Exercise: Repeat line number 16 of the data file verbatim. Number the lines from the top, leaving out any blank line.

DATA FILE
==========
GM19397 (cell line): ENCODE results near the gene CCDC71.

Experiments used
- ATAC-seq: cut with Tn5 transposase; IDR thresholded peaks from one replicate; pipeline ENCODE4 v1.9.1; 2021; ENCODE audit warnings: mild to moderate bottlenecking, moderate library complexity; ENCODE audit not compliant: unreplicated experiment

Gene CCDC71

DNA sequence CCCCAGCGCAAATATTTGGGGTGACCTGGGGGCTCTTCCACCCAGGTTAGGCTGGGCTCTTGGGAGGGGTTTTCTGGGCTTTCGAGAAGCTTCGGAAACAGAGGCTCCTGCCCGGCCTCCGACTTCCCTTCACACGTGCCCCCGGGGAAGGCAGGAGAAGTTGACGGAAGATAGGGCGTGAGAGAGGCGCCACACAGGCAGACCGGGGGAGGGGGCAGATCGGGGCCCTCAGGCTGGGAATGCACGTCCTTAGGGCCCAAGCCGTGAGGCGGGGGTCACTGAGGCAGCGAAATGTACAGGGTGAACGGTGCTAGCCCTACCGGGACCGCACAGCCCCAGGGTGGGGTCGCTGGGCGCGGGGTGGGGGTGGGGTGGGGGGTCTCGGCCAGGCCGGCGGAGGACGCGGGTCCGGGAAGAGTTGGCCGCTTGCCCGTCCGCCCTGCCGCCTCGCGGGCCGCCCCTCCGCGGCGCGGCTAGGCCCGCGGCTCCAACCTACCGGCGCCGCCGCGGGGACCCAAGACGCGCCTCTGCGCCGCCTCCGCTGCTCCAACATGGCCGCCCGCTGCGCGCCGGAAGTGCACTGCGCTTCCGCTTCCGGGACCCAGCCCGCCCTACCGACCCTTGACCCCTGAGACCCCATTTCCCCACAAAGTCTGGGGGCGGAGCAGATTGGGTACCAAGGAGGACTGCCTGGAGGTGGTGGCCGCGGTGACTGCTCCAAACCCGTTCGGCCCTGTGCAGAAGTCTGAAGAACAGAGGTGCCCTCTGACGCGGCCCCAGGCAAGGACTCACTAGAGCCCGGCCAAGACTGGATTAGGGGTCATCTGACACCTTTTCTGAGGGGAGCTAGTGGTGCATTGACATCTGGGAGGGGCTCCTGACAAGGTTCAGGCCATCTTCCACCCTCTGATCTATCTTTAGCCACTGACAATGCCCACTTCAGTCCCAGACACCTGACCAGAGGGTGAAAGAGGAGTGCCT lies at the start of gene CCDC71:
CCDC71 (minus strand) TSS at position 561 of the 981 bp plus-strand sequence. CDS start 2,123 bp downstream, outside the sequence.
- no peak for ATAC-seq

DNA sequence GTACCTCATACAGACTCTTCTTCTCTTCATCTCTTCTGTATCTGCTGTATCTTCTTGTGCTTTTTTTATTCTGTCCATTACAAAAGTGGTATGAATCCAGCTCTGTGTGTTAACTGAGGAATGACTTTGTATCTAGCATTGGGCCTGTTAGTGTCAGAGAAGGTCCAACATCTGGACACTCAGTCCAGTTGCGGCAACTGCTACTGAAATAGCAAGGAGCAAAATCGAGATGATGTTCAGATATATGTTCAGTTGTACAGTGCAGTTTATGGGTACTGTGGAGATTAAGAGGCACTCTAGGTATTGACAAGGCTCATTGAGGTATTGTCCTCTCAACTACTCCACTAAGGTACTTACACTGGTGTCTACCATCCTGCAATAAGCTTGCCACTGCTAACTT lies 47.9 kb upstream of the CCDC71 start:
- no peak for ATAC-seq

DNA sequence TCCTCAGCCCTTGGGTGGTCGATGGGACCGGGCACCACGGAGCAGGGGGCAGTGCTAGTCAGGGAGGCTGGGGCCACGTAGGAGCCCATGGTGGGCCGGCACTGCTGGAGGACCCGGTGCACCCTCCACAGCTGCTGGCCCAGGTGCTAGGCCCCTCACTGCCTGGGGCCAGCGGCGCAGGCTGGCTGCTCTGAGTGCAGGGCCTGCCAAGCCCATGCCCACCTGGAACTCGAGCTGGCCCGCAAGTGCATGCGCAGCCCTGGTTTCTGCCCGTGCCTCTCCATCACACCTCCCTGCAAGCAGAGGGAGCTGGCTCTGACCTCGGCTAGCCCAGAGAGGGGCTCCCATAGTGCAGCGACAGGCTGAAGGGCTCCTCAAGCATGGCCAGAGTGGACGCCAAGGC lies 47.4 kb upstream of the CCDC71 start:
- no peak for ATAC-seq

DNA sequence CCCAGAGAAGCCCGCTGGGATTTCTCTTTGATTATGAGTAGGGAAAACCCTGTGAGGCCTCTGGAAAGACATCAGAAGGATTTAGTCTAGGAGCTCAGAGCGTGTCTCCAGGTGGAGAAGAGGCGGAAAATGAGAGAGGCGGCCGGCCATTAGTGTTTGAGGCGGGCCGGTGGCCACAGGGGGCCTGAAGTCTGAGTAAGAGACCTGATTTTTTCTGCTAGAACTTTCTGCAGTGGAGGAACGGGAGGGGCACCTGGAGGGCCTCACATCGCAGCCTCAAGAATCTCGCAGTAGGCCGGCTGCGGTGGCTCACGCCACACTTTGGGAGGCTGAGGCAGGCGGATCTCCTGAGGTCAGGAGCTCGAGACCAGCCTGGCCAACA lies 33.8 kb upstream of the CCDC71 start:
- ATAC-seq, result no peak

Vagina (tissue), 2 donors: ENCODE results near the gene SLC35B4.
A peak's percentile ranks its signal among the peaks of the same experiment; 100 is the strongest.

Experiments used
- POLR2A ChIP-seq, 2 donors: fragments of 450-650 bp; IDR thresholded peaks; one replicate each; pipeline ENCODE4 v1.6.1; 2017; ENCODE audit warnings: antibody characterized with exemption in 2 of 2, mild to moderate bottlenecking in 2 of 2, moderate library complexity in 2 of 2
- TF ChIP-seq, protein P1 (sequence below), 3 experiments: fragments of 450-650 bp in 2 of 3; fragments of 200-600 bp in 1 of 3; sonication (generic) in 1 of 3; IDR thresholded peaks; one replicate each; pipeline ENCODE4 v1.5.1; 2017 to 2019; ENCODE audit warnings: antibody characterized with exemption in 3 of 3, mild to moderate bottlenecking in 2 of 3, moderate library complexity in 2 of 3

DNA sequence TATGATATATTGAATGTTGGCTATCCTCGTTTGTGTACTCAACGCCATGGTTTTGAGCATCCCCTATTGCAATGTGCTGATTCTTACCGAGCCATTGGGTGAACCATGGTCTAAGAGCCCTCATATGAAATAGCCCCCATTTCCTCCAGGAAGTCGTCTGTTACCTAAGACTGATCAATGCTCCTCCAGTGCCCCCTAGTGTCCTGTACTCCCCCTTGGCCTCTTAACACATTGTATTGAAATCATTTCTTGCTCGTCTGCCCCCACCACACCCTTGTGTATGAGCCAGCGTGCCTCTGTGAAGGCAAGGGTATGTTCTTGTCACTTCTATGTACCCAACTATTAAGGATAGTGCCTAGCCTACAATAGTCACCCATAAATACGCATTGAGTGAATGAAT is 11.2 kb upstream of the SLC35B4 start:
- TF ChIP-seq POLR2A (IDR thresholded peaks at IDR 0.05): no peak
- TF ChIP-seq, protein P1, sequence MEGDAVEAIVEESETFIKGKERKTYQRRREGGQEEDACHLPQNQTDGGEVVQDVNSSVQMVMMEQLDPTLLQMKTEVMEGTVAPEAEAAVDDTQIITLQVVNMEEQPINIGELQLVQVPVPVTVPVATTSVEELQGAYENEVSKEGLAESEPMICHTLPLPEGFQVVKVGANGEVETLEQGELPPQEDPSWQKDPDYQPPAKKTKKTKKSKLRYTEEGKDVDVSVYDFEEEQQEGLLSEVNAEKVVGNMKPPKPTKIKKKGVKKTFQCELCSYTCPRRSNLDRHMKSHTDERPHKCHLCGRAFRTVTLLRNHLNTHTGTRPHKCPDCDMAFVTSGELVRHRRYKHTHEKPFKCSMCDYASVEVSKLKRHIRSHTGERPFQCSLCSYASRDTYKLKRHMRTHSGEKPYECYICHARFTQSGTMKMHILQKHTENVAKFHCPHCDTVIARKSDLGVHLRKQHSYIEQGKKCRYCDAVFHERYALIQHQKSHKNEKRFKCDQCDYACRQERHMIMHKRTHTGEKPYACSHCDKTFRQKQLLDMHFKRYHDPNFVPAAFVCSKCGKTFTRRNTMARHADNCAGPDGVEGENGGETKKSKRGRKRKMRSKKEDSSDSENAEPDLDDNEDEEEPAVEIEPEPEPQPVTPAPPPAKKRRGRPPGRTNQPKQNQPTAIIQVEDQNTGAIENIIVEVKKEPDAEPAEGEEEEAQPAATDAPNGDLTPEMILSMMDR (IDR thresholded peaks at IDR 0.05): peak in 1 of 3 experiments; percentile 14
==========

Experiments used